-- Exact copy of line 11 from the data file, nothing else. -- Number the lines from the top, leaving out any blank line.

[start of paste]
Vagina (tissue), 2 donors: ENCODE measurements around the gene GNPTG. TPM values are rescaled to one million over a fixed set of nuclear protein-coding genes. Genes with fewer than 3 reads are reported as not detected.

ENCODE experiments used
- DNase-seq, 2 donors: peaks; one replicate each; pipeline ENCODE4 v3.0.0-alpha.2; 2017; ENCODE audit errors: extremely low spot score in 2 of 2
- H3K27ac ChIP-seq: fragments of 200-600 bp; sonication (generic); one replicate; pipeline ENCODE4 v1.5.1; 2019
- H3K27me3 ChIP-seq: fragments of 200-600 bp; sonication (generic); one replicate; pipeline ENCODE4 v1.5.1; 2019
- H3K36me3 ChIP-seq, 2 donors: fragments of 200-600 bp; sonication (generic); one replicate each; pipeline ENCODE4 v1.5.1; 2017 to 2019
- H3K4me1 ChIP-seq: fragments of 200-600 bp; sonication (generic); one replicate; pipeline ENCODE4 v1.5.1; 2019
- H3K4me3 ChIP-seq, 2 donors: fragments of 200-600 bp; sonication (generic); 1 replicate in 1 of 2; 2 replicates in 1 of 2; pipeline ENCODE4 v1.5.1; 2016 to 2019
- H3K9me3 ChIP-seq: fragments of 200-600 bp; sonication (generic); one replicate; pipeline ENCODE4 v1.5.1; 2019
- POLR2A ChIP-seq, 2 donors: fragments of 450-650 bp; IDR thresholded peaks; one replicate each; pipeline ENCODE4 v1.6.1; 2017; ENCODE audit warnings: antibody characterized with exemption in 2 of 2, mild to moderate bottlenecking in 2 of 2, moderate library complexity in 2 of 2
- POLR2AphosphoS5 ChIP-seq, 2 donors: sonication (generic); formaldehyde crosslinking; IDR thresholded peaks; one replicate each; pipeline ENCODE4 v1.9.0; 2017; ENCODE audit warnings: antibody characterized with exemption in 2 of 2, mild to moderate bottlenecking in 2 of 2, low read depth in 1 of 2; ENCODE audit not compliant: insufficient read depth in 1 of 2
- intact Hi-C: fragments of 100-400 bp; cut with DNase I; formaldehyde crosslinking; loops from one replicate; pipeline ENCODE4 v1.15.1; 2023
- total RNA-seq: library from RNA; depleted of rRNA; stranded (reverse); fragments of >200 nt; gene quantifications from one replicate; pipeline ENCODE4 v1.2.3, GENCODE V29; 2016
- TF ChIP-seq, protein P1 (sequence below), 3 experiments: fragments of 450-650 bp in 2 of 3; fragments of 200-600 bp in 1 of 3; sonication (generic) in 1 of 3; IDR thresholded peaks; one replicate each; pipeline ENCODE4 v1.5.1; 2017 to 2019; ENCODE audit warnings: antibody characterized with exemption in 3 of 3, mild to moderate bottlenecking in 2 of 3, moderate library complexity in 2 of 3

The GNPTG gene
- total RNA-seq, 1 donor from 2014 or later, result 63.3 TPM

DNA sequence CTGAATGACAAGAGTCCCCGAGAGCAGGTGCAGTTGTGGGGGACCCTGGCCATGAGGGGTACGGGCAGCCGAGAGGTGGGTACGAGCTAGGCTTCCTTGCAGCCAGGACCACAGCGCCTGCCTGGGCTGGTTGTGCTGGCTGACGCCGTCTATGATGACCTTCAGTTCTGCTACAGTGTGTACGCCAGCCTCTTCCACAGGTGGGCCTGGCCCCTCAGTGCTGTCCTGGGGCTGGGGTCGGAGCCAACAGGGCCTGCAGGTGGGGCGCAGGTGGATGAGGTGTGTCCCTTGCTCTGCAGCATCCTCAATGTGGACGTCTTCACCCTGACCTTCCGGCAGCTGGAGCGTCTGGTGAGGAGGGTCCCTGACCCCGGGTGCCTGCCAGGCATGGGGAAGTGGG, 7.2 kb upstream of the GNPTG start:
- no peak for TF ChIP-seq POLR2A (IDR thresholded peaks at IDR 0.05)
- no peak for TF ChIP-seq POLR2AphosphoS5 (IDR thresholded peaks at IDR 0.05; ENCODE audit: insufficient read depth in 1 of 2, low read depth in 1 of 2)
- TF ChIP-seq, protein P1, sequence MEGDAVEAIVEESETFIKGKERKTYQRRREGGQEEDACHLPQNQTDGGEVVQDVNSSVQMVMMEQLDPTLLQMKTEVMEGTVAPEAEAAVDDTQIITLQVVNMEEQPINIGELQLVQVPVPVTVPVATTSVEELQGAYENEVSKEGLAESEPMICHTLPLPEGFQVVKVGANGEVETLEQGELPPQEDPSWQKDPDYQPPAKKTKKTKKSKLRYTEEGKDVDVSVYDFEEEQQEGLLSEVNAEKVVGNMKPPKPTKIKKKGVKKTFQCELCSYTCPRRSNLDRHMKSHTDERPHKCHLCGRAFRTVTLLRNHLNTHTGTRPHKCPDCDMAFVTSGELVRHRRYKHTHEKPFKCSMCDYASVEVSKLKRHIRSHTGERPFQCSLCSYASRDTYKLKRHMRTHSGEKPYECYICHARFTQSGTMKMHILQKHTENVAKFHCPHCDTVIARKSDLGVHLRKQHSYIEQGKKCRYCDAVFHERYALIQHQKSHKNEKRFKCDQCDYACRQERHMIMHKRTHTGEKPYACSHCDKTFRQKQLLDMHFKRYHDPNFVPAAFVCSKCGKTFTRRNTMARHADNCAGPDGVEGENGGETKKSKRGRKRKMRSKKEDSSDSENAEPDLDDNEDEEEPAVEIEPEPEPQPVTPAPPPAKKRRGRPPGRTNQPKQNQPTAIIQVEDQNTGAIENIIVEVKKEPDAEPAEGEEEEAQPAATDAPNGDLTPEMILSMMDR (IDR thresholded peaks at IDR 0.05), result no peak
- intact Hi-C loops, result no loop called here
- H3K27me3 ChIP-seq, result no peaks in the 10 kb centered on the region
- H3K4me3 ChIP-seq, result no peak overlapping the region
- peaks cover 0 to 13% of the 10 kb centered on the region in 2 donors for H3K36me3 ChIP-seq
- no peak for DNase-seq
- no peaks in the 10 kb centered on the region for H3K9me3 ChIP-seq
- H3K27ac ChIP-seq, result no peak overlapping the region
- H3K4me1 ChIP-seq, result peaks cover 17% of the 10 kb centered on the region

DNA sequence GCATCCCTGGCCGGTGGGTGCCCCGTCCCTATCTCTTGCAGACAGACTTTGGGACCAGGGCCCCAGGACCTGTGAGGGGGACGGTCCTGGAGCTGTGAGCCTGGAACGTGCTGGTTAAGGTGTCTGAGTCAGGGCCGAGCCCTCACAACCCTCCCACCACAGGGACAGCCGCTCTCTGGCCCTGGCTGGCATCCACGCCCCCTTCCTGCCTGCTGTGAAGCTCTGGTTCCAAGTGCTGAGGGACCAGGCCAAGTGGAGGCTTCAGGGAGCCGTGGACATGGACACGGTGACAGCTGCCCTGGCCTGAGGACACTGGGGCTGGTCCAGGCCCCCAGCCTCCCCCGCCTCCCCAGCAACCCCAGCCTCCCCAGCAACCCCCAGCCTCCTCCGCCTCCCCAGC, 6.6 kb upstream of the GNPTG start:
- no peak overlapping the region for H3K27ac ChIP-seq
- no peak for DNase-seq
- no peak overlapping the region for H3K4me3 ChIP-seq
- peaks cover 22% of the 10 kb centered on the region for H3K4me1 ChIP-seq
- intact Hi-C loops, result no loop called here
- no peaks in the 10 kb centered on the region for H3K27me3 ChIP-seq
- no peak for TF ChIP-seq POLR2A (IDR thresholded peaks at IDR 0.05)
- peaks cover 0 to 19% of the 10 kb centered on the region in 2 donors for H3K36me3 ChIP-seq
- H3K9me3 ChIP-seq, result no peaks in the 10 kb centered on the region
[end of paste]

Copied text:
- POLR2AphosphoS5 ChIP-seq, 2 donors: sonication (generic); formaldehyde crosslinking; IDR thresholded peaks; one replicate each; pipeline ENCODE4 v1.9.0; 2017; ENCODE audit warnings: antibody characterized with exemption in 2 of 2, mild to moderate bottlenecking in 2 of 2, low read depth in 1 of 2; ENCODE audit not compliant: insufficient read depth in 1 of 2